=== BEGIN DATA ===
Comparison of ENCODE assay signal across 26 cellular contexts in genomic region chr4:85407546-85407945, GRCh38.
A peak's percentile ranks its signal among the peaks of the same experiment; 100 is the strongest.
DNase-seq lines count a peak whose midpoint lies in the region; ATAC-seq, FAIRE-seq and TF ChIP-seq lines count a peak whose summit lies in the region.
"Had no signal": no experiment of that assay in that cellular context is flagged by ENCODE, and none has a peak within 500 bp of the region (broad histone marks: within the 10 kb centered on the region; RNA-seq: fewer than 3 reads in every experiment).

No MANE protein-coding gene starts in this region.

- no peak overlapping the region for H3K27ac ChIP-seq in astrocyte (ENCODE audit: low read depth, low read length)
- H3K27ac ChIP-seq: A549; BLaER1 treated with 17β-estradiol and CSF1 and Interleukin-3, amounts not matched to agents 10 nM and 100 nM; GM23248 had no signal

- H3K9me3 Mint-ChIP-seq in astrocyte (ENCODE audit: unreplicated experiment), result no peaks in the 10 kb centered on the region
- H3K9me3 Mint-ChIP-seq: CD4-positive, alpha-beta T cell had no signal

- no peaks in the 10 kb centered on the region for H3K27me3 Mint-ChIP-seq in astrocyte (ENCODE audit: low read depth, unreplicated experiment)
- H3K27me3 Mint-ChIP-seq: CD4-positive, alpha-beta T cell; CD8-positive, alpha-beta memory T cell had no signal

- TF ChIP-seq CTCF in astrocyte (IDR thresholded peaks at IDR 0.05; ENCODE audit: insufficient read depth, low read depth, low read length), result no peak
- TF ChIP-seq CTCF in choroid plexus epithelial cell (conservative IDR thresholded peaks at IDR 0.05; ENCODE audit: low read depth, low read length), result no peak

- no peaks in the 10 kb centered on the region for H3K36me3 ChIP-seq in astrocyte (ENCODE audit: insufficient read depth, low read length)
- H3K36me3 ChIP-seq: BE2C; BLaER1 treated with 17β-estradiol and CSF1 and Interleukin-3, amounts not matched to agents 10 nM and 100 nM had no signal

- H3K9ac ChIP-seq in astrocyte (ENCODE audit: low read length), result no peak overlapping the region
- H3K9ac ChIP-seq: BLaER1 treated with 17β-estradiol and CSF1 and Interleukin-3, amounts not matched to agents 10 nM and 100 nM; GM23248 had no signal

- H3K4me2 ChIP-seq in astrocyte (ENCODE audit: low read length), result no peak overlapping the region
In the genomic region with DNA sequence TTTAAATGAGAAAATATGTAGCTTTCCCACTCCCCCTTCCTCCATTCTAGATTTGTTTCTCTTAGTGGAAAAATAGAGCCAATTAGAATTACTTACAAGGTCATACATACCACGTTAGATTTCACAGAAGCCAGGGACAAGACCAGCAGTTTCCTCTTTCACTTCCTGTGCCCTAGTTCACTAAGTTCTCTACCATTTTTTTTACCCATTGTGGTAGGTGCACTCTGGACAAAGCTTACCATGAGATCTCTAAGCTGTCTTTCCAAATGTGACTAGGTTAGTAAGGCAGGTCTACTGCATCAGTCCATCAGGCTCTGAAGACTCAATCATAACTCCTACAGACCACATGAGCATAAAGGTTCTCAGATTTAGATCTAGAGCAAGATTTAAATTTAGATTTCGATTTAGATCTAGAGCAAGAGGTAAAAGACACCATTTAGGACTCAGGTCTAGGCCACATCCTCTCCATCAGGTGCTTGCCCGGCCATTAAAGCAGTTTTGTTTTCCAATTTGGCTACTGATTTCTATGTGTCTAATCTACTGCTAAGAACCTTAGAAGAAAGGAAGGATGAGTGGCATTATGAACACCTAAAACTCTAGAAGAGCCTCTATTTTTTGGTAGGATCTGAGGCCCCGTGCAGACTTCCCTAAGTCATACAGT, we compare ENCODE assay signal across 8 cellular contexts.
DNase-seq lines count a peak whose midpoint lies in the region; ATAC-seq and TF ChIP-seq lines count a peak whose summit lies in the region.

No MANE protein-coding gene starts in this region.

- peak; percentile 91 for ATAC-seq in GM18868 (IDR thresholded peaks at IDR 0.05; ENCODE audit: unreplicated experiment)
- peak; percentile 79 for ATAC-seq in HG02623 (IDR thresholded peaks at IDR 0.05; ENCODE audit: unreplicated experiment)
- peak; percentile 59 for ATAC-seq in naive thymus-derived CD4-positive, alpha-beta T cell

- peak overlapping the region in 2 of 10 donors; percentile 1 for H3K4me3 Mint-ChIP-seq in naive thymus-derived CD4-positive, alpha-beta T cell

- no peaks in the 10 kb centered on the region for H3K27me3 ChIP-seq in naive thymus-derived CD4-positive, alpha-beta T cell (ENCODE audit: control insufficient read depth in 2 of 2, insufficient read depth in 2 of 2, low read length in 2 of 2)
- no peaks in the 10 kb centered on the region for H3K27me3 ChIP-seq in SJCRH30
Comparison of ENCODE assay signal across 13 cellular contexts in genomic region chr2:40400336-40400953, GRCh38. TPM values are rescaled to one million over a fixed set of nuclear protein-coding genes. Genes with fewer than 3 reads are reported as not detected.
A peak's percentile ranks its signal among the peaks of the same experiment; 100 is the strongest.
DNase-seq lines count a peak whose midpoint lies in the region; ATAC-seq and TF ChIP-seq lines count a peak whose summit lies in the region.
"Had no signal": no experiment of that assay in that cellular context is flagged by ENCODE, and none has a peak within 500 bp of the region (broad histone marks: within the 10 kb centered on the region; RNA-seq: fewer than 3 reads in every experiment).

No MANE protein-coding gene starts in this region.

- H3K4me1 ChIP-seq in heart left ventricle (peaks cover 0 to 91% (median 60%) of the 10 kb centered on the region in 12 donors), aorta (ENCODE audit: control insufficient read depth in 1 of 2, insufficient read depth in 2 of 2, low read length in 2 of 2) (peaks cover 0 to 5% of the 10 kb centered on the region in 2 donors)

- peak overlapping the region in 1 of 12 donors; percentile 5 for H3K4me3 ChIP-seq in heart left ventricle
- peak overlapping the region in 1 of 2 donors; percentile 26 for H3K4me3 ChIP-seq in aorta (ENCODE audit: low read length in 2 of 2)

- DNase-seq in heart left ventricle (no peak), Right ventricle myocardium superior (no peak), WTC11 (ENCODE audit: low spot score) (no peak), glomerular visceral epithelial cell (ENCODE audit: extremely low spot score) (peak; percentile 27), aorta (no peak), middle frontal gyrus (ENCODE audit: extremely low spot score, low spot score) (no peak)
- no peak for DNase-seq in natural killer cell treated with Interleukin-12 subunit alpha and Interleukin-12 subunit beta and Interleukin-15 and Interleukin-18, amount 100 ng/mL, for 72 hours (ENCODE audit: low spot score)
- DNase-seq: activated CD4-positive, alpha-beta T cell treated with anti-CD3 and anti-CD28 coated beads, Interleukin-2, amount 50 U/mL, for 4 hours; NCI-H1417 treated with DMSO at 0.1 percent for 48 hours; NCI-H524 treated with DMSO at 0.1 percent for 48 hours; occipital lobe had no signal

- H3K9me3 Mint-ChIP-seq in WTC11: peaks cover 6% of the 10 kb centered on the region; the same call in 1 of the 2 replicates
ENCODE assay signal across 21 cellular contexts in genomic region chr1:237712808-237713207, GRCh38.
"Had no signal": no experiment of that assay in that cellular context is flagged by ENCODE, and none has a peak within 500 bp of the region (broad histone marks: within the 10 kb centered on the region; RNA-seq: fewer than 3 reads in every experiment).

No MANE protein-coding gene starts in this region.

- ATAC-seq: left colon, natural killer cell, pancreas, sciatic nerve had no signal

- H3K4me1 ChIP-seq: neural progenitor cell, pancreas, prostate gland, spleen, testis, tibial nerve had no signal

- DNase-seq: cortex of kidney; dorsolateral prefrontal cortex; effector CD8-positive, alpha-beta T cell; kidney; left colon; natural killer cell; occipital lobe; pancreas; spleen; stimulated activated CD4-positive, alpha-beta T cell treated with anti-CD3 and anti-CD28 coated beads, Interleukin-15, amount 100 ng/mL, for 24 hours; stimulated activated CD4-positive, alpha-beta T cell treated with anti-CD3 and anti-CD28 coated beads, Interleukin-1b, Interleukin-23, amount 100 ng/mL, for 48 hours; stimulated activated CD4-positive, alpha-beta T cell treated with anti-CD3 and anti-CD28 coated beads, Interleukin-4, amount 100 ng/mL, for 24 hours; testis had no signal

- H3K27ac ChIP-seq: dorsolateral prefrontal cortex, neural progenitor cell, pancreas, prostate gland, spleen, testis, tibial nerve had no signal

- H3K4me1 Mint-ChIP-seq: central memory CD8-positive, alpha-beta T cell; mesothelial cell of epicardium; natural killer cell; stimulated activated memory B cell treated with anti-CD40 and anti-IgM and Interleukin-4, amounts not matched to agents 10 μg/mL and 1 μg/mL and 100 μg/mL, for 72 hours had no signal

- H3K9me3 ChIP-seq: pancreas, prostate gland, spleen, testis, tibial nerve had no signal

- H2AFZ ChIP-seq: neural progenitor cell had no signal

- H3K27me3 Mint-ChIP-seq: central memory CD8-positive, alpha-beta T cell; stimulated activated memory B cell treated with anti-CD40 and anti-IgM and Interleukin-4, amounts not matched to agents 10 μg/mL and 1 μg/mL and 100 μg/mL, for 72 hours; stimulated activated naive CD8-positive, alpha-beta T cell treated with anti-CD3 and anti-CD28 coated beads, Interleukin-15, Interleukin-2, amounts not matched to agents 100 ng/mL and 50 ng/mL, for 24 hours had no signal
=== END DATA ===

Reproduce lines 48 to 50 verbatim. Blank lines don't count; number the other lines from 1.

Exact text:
- H3K9me3 ChIP-seq: pancreas, prostate gland, spleen, testis, tibial nerve had no signal

- H2AFZ ChIP-seq: neural progenitor cell had no signal

- H3K27me3 Mint-ChIP-seq: central memory CD8-positive, alpha-beta T cell; stimulated activated memory B cell treated with anti-CD40 and anti-IgM and Interleukin-4, amounts not matched to agents 10 μg/mL and 1 μg/mL and 100 μg/mL, for 72 hours; stimulated activated naive CD8-positive, alpha-beta T cell treated with anti-CD3 and anti-CD28 coated beads, Interleukin-15, Interleukin-2, amounts not matched to agents 100 ng/mL and 50 ng/mL, for 24 hours had no signal